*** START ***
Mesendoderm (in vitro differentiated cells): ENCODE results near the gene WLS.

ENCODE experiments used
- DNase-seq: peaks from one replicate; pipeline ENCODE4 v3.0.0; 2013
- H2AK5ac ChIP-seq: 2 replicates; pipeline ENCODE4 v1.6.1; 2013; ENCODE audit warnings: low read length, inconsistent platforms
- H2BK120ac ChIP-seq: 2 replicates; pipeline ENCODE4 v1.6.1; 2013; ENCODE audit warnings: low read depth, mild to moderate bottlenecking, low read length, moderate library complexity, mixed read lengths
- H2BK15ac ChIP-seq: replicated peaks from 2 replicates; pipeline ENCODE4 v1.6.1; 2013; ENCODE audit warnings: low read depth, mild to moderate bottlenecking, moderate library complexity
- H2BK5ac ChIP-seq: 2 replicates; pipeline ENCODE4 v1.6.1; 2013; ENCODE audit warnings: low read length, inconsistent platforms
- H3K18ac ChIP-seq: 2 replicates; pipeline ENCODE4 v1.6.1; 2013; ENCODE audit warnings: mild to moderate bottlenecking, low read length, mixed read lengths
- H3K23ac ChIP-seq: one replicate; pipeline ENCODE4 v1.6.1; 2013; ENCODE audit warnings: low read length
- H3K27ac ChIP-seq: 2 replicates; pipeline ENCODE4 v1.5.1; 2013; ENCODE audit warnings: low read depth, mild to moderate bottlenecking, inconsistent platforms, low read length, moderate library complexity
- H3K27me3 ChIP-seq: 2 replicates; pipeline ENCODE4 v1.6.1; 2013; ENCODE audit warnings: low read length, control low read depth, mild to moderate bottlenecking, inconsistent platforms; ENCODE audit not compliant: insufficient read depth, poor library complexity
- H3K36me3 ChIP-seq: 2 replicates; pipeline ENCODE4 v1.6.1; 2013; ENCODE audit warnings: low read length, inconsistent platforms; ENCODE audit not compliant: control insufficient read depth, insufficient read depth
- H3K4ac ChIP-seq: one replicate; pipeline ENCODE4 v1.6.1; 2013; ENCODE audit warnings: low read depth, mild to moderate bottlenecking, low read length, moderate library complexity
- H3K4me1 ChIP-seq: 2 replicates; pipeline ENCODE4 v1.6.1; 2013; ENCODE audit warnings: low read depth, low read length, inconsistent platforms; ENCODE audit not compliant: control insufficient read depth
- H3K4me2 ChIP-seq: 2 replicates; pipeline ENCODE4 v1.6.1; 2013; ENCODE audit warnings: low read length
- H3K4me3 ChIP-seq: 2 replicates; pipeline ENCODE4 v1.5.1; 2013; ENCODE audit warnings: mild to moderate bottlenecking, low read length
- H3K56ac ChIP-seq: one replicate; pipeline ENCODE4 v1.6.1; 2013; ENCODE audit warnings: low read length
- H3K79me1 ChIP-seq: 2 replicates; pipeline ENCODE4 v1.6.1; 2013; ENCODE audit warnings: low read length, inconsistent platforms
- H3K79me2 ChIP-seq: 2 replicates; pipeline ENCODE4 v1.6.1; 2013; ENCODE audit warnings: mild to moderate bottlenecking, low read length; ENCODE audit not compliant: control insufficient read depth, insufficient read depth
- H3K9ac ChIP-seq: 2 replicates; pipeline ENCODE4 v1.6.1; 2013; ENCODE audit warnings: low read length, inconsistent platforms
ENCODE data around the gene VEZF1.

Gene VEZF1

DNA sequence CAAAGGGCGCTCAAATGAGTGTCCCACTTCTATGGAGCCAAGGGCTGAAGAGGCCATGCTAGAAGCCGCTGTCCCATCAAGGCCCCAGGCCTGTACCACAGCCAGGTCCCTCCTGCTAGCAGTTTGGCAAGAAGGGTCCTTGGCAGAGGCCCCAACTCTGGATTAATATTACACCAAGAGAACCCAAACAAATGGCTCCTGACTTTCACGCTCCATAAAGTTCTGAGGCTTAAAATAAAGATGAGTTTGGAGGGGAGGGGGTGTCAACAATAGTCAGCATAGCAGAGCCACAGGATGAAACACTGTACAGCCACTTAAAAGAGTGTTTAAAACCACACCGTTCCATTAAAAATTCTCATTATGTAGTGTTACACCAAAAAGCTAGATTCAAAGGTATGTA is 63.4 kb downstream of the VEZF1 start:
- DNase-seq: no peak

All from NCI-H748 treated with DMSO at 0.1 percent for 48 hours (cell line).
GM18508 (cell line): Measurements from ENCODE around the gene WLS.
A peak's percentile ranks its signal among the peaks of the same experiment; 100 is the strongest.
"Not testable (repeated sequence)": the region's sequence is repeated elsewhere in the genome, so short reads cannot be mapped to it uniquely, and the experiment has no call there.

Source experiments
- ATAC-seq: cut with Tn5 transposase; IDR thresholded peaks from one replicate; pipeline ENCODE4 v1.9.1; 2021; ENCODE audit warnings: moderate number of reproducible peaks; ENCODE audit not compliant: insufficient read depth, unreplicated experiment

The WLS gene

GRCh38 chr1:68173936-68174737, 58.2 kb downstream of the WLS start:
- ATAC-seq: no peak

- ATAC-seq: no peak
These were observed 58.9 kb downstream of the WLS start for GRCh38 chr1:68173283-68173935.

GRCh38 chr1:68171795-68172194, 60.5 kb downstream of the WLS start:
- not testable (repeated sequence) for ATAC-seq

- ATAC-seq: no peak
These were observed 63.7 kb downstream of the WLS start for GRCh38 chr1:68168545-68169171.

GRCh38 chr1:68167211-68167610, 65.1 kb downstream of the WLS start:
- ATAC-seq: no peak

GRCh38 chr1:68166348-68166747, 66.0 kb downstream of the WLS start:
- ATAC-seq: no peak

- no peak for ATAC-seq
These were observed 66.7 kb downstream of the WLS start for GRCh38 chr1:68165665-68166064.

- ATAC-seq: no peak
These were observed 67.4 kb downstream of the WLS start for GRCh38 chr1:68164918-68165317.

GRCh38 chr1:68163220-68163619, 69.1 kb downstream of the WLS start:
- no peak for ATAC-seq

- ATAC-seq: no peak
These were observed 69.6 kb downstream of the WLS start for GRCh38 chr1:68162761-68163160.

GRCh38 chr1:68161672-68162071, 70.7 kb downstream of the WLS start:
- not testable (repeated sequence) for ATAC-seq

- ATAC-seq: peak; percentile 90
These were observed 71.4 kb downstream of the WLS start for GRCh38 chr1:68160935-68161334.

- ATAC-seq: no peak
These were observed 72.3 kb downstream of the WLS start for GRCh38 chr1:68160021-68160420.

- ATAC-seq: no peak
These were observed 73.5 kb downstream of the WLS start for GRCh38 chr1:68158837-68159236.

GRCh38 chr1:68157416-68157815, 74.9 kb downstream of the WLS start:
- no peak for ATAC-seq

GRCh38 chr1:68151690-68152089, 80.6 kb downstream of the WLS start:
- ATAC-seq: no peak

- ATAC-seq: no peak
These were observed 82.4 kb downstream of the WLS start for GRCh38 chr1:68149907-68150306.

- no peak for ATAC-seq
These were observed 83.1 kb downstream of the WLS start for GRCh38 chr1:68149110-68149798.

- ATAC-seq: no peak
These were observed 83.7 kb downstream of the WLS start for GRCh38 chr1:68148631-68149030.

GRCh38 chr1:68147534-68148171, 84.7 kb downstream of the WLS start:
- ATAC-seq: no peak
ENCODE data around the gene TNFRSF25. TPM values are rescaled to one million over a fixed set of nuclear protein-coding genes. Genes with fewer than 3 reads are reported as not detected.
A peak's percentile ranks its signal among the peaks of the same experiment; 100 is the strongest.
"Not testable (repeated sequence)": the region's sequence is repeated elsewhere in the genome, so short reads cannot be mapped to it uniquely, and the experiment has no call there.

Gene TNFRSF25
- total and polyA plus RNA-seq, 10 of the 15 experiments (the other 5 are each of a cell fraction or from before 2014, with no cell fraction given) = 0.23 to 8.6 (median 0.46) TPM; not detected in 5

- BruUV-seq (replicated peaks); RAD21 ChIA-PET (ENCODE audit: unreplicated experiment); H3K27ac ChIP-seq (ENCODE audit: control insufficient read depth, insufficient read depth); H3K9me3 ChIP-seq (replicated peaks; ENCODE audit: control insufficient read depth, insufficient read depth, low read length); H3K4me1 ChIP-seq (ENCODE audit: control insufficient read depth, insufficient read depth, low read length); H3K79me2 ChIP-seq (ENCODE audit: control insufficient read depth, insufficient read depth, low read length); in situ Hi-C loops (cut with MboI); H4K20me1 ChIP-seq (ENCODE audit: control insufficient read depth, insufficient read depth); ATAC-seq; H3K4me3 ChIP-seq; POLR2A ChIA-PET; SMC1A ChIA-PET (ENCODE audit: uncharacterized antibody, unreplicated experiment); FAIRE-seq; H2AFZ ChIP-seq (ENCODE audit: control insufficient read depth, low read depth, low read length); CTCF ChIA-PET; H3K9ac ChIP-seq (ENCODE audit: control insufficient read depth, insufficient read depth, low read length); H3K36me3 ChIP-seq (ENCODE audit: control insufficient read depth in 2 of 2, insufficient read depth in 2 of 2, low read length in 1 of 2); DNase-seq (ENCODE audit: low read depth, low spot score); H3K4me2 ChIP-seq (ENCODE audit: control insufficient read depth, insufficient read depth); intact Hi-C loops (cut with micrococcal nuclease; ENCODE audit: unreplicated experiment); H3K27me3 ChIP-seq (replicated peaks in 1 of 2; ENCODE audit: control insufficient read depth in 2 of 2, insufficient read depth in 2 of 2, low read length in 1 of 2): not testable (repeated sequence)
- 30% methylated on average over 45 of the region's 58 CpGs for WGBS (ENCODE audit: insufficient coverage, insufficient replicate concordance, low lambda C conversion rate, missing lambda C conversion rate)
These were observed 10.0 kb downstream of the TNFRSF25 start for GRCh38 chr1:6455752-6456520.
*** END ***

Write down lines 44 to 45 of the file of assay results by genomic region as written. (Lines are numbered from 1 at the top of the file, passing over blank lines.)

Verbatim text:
- no peak for ATAC-seq
These were observed 66.7 kb downstream of the WLS start for GRCh38 chr1:68165665-68166064.